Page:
Just started Keto last week and I'm wondering about my mg/dl


#1

I just peed on a strip after getting back from the gym, and it says 80 mg/dl…is this bad? I thought it was supposed to be in the 9-54 range for optimal ketosis. What are some of your levels?


#2

Actual Ketones are measured in mmol/L, but pee strips and breathe meters use whatever units they like. Pee strips are usually in PPM or color coded, ultimately it makes no difference because there is no such thing as optimal ketosis. Eat right, let keto do it’s thing. Ketone levels don’t correalte to fat loss so it makes no difference whatsoever unless you’re trying to manage a medical condition that actually benefits from high ketones.

But either way regardless of how you test, including blood which is the only accurate way your levels would always be lower for a couple hours after the gym. Ketone levels aren’t stable.


#3

80 mg/dl (as is on the strips container) is 4.4444 mmol/L (divide mg/dl by 18 to get mmol/L). I’m seeing different articles online telling me that that’s either very high and I should see a doctor immediately, or it’s just before very high. What gives? Is it actually dangerous or is it normal when on the keto diet? Am I in danger of ketoacidosis or type 2 diabetes or no?


(Old Baconian) #4

The urine strips were developed as a cheap way of giving Type I diabetics some early warning that they are at risk for diabetic ketoacidosis. In terms of the level of serum β-hydroxybutyrate, a reading of 10.0 mmol/L is time to start worrying about diabetic ketoacidosis, but symptoms don’t really begin until around 20.0. How that would correlate with urinary acetoacetate, I don’t know. But if your pancreas is producing any insulin at all, diabetic ketoacidosis is not something you need to worry about.

Type I diabetes is an autoimmune condition, in which the β-cells in the Islets of Langerhans in the pancreas get attacked and destroyed. It is diagnosed by excessive levels of glucose in the urine (glycosuria). In the days before the discovery of insulin, Type I was usually fatal, because a certain level of serum insulin is required for the assimilation of nourishment.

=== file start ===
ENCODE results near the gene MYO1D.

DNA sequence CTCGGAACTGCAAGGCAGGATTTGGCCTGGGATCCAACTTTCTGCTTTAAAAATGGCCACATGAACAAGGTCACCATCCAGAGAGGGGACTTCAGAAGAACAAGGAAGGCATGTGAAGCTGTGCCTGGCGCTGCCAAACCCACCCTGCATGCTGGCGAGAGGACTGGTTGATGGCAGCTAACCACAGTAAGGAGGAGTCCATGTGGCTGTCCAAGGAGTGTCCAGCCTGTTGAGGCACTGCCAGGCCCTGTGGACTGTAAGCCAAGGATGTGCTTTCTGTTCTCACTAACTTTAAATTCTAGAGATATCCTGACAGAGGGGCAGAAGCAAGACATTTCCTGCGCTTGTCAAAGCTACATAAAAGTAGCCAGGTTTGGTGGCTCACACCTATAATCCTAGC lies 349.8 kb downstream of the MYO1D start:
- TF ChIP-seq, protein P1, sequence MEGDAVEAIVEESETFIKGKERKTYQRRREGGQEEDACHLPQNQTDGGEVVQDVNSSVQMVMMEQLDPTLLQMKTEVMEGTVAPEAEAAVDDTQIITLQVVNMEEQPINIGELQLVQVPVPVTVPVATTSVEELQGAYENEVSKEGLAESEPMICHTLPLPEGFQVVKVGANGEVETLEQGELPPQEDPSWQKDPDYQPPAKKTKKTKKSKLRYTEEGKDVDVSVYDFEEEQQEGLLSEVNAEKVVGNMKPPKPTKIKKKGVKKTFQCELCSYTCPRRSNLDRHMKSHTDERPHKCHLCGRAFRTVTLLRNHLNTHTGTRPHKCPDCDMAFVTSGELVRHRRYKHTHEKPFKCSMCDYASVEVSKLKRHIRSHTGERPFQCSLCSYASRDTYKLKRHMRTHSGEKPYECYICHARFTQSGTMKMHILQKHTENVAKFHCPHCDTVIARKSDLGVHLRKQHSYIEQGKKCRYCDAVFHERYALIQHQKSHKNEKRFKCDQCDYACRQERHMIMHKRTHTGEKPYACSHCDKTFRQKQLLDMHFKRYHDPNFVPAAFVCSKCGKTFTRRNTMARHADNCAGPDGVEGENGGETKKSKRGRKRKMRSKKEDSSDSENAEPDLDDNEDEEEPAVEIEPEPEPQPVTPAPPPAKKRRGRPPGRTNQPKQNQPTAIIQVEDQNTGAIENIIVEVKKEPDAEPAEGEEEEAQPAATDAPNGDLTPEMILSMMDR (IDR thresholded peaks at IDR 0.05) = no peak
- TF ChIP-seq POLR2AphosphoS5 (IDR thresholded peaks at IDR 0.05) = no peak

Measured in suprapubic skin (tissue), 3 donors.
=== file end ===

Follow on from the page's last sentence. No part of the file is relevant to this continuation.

Type II diabetes is the result of insulin resistance brought on by excessive long-term exposure to dietary carbohydrate. The pancreas is producing too much insulin, rather than not enough (at least until the very late stages of the untreated disease). It is usually not diagnosed until the insulin resistance is so great that serum glucose starts to get out of control, but one famous researcher, the late Dr. Joseph Kraft, maintained that the actual condition of Type II diabetes began at least a decade before diagnosis. He called it “occult diabetes” and "diabetes in situ" and was able to diagnose it from the pattern of glucose and insulin response to an oral glucose tolerance test.

Type I diabetes has been known since classical antiquity, but Type II was very rare until cheap refined sugar became common in the middle of the 19th century. A ketogenic diet, being very low in carbohydrate, is highly unlikely to cause or exacerbate Type II diabetes. In fact, a number of forum members, including the Two Keto Dudes, credit this way of eating with reversing their Type II diabetes.


(Michael - When reality fails to meet expectations, the problem is not reality.) #5

Short answer: no, you’re fine.

Longer answer: Stop reading bull■■■■ articles about keto written by people who don’t know what they’re writing about. Use duckduckgo.com not google for unbiased search results. There are many folks writing about keto who do know what they’re talking about. Find them. Ignore the shills who want to convince you that eating hundreds of grams of carbs per day and ‘heart healthy’ seed oils is perfectly normal and healthy. Read this forum and you will find lots of good info and excellent links to knowledgeable writers and scientists. Example of a very readable blog:

Best wishes and welcome. You’ve come to the right place.


#6

You can convert the units to anything, but you can’t convert breathe ketones (acetyl acetate) to blood ketones (bhb). When you read of ketones and seeing measurements in mmol/L they’re referring to blood. 4 isn’t too high, and you can’t get to ketoacidosis unless you’re an out of control diabetic. Don’t worry about it.